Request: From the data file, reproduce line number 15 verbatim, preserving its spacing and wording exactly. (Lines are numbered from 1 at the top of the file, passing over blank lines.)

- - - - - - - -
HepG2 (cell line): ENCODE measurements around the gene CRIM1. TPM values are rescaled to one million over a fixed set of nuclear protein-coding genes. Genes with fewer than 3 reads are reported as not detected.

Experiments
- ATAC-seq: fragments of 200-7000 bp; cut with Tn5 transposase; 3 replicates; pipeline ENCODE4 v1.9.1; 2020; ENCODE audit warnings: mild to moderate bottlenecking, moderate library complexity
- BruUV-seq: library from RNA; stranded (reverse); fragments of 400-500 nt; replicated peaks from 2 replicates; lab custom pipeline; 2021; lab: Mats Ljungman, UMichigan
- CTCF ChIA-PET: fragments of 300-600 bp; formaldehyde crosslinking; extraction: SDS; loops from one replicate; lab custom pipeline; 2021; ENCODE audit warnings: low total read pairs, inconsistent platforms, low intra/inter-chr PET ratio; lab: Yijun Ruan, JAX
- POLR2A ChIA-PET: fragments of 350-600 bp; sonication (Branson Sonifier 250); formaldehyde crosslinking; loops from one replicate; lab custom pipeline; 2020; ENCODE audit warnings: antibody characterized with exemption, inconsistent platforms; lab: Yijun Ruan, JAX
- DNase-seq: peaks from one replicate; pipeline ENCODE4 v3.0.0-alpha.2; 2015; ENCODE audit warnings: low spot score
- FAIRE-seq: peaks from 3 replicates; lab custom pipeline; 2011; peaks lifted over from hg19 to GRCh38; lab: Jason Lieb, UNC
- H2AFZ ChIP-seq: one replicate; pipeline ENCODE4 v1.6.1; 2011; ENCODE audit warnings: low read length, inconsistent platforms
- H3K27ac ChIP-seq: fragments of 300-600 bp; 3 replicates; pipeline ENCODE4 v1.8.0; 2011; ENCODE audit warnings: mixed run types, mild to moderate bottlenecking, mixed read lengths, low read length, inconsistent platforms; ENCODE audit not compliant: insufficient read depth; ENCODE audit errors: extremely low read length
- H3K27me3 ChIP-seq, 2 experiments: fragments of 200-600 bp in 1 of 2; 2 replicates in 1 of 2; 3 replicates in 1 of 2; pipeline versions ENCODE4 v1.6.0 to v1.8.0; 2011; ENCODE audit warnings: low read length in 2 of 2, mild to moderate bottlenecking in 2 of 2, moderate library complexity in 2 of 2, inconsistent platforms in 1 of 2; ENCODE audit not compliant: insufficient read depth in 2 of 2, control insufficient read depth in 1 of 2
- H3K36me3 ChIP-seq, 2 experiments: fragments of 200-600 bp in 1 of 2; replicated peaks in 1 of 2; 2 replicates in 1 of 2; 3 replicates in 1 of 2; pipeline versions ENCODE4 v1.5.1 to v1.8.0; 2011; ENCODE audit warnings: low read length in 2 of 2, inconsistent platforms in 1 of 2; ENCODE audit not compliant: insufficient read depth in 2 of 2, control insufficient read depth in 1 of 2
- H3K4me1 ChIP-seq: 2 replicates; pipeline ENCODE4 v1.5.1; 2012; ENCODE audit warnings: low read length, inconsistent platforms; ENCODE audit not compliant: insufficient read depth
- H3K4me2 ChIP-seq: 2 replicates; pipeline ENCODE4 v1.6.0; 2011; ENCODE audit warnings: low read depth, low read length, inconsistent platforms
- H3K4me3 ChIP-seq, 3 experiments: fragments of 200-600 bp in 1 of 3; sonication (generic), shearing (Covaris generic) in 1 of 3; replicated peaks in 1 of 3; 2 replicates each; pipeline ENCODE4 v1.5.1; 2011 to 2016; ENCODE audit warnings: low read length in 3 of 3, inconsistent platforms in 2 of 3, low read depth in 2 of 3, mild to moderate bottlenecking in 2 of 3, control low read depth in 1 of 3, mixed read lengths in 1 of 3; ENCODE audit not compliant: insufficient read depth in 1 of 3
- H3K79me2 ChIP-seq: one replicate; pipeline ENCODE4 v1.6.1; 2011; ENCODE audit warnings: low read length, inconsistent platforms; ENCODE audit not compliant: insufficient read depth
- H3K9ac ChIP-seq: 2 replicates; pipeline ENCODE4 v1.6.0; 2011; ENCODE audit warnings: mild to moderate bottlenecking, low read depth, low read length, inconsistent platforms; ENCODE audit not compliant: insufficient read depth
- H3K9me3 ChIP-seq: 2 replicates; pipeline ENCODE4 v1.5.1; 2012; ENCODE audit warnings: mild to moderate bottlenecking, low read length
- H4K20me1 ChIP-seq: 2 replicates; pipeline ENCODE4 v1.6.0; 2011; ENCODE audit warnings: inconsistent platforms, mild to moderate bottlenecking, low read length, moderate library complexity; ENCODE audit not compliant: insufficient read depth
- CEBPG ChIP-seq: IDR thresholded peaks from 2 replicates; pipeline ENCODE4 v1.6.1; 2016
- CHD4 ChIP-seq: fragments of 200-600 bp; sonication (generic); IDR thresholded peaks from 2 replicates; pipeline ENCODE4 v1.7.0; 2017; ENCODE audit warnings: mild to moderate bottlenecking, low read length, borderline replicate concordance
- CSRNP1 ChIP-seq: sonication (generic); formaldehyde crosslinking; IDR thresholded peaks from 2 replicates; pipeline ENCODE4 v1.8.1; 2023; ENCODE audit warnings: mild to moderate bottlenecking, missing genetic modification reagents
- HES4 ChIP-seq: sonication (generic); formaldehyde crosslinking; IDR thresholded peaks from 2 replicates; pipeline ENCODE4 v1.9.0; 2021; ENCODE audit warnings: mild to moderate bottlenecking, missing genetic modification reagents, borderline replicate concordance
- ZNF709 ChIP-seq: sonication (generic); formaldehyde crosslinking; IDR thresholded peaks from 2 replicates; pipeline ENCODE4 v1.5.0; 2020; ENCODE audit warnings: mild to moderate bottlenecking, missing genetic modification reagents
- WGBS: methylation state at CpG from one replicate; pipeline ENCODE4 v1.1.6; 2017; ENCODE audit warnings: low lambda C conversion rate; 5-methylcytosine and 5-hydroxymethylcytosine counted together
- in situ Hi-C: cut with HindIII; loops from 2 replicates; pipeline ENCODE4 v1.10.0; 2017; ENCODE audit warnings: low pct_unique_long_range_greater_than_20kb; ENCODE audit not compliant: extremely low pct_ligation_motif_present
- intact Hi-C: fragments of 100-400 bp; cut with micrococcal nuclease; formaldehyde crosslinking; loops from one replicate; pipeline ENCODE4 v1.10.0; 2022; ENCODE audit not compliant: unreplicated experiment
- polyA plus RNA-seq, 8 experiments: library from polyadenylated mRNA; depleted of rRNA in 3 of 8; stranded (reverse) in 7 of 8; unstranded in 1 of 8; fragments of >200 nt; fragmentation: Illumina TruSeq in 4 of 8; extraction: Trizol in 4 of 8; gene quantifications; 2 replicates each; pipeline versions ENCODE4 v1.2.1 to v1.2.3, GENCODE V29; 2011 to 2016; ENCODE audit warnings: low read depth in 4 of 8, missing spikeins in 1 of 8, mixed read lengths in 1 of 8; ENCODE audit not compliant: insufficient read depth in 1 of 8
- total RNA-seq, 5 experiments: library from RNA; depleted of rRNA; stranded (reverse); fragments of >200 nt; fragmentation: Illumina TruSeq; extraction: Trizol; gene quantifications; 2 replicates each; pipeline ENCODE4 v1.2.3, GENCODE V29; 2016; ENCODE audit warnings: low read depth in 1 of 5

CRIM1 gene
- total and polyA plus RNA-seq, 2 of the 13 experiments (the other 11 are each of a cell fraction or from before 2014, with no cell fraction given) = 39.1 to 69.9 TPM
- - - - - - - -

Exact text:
- H3K4me3 ChIP-seq, 3 experiments: fragments of 200-600 bp in 1 of 3; sonication (generic), shearing (Covaris generic) in 1 of 3; replicated peaks in 1 of 3; 2 replicates each; pipeline ENCODE4 v1.5.1; 2011 to 2016; ENCODE audit warnings: low read length in 3 of 3, inconsistent platforms in 2 of 3, low read depth in 2 of 3, mild to moderate bottlenecking in 2 of 3, control low read depth in 1 of 3, mixed read lengths in 1 of 3; ENCODE audit not compliant: insufficient read depth in 1 of 3